'Back to school means not being hungry any more for many pupils. Too many'

Children across the country recently returned to school. Parents and grandparents may well be breathing a sigh of relief.

School meals

It is a great shame that many pupils will be doing so as well, writes MP Frank Field.

Every child should be able to enjoy the school holidays, playing with their mates or going on family adventures – lots of children will have accrued special memories this summer that will last a lifetime. But for a great many others, each holiday brings anguish and hunger, as they often have no idea where their next meal is coming from.

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A cross-party group of MPs and peers, which I chair, found earlier this year that up to three million children are at risk of going without food in the holidays. The group found also that those children who exist on impoverished diets during the holidays fall even further behind during the first few weeks of the new term, as they struggle to shake off the sluggishness and fatigue that hunger has vested upon them.

Some parents, of course, couldn’t care less. But the vast majority of parents on low incomes are doing everything they can to make meagre budgets stretch to cover the additional costs of food, gas and electricity, and activities to keep their children occupied during the holidays – these costs tend to weigh more heavily on family budgets as the holidays wear on.

Make no mistake, in many communities there are remarkable volunteers and community groups doing what they can to help those families. They are showing enormous kindness and often great ingenuity to ensure children have something to eat and something to do – be it cooking, arts, crafts, dance, or sporting activities.

Feeding Britain, a charity set up by the cross-party group to lead the fight against hunger in this country, has helped 2,000 children in our first pilot area, Birkenhead, access free meals and fun activities during the holidays. It has also commissioned similar projects in Barnsley and Bradford. In Leeds, meanwhile, the Old School Junk project this summer sought to tackle waste and hunger, teaching children about food and providing nutritious meals to families.

Gutsy volunteers, compassionate staff and creative campaigners are working wonders to lift those families free from the clutches of hunger, but across the country, provision for children during the holidays is sporadic, unpredictable and far from comprehensive.

Such projects often exist on a hand to mouth basis, depending on a series of short-term grants. Sometimes food is available only on certain days. Many areas have no provision at all. For every child helped by one of these projects, others are going hungry and missing out.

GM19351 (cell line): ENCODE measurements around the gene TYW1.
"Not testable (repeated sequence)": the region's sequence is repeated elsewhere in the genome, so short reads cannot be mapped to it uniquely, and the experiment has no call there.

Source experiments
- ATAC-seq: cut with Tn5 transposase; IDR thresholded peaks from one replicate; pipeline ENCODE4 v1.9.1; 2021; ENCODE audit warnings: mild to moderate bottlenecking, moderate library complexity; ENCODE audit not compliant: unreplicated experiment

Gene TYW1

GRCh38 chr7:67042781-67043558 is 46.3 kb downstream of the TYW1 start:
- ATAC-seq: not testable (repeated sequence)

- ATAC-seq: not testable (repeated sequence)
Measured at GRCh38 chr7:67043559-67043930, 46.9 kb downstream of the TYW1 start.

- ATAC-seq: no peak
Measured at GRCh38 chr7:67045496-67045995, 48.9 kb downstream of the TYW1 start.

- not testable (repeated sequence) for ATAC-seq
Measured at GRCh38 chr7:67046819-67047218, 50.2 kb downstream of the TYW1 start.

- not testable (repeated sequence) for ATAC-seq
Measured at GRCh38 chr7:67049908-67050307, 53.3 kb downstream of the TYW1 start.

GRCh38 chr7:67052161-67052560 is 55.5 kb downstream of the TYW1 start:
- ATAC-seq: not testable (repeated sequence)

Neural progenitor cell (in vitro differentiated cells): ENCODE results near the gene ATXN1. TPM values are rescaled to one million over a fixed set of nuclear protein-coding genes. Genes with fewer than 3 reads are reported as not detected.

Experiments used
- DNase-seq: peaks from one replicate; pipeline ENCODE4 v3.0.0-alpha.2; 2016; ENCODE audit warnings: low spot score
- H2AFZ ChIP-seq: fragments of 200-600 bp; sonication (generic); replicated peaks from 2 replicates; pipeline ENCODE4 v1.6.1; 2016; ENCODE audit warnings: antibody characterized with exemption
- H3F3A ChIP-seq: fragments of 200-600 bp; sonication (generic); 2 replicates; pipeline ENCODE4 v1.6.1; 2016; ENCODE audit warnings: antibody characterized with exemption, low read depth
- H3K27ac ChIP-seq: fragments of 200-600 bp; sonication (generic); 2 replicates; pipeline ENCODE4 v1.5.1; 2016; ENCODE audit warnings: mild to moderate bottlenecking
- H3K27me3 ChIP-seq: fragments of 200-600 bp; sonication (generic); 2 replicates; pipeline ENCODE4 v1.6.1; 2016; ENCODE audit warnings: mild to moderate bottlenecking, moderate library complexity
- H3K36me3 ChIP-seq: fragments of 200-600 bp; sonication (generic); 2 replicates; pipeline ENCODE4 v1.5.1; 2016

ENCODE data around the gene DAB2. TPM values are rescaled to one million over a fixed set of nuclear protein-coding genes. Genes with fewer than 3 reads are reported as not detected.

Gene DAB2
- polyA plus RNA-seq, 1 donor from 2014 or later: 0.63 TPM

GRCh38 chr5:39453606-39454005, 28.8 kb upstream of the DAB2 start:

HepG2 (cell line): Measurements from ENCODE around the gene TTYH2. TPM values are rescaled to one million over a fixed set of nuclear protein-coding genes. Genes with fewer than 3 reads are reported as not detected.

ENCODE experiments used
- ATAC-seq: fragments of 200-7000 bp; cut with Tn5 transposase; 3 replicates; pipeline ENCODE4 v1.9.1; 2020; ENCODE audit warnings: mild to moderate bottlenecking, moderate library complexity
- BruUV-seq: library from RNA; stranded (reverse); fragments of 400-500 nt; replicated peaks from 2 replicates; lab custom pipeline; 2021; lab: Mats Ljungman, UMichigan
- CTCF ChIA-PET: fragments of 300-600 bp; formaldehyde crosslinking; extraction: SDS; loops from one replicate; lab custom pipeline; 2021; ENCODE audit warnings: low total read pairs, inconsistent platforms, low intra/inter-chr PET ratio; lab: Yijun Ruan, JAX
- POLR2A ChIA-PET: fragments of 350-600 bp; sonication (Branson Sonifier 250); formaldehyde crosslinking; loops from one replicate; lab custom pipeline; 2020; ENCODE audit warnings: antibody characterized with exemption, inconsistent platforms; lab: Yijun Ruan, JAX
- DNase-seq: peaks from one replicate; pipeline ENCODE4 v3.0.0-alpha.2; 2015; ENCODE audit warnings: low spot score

That is why, last week, I presented the School Holidays (Meals and Activities) Bill in the House of Commons. This legislation, supported so far by 125 MPs from six parties, would ensure no child goes without during the holidays. It would give local authorities a legal obligation to ensure food and activities are provided and it would allocate funds using proceeds from the sugar tax.

The exact approach may well vary from region to region. Where proven programmes are operating, it may make sense to ensure simply that they have the resources they need to develop and grow. Elsewhere, local authorities may seek to work with charities, businesses, schools, and other local groups to develop solutions. What all projects will need is guaranteed funding and guidance, which can come only from a statutory system.

There are two clear incentives for the Government to pick up this Bill: at nil extra cost to the public purse, it would revolutionise the life chances of millions of poorer children with good food and enriching activities; and it would cut off one of the main supply routes to Britain’s food banks.

Those leading Conservative backbenchers who are supporting the Bill realise that the Government has the power to make this year’s summer holiday the last one ever in which children in this country are hungry. Campaigns such as End Hunger UK are helping to mobilise public support and the Prime Minister has also reported that she is looking closely at the Bill.

So the case for action is gaining strength. In Yorkshire alone, 16 MPs have pledged to support the Bill, and I hope The Yorkshire Post’s readers will encourage their own representatives to consider lending their support ahead of the Bill’s second reading in January.

Yorkshire was the birthplace of school meals 110 years ago. Bradford educationalist Margaret McMillan and the city’s MP Fred Jowett led that campaign, sparking a reform that brought immeasurable benefits to generations of children across the land.

It is time now to make another landmark change, to further improve the health, educational and economic wellbeing of millions of families and children by making holiday hunger a thing of the past.